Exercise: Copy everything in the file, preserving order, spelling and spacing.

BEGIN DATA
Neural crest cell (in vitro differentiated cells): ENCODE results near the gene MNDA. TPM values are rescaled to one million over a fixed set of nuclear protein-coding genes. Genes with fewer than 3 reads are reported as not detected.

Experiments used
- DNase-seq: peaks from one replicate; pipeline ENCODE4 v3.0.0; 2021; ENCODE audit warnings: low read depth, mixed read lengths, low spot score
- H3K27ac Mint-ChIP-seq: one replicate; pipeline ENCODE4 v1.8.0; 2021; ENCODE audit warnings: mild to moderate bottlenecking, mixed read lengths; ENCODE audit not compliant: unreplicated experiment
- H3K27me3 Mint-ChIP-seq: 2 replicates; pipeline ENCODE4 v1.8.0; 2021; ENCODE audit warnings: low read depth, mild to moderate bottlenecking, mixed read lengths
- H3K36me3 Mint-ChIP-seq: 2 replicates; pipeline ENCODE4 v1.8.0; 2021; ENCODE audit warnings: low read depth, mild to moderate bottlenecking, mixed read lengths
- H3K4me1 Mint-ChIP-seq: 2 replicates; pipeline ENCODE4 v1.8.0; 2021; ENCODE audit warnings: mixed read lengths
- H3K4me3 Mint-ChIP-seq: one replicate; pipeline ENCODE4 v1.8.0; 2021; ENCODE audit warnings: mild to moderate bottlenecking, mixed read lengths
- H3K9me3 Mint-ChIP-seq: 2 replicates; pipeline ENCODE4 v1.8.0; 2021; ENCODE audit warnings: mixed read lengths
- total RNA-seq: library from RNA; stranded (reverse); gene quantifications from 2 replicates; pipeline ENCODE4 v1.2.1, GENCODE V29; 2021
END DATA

Neural crest cell (in vitro differentiated cells): ENCODE results near the gene MNDA. TPM values are rescaled to one million over a fixed set of nuclear protein-coding genes. Genes with fewer than 3 reads are reported as not detected.

Experiments used
- DNase-seq: peaks from one replicate; pipeline ENCODE4 v3.0.0; 2021; ENCODE audit warnings: low read depth, mixed read lengths, low spot score
- H3K27ac Mint-ChIP-seq: one replicate; pipeline ENCODE4 v1.8.0; 2021; ENCODE audit warnings: mild to moderate bottlenecking, mixed read lengths; ENCODE audit not compliant: unreplicated experiment
- H3K27me3 Mint-ChIP-seq: 2 replicates; pipeline ENCODE4 v1.8.0; 2021; ENCODE audit warnings: low read depth, mild to moderate bottlenecking, mixed read lengths
- H3K36me3 Mint-ChIP-seq: 2 replicates; pipeline ENCODE4 v1.8.0; 2021; ENCODE audit warnings: low read depth, mild to moderate bottlenecking, mixed read lengths
- H3K4me1 Mint-ChIP-seq: 2 replicates; pipeline ENCODE4 v1.8.0; 2021; ENCODE audit warnings: mixed read lengths
- H3K4me3 Mint-ChIP-seq: one replicate; pipeline ENCODE4 v1.8.0; 2021; ENCODE audit warnings: mild to moderate bottlenecking, mixed read lengths
- H3K9me3 Mint-ChIP-seq: 2 replicates; pipeline ENCODE4 v1.8.0; 2021; ENCODE audit warnings: mixed read lengths
- total RNA-seq: library from RNA; stranded (reverse); gene quantifications from 2 replicates; pipeline ENCODE4 v1.2.1, GENCODE V29; 2021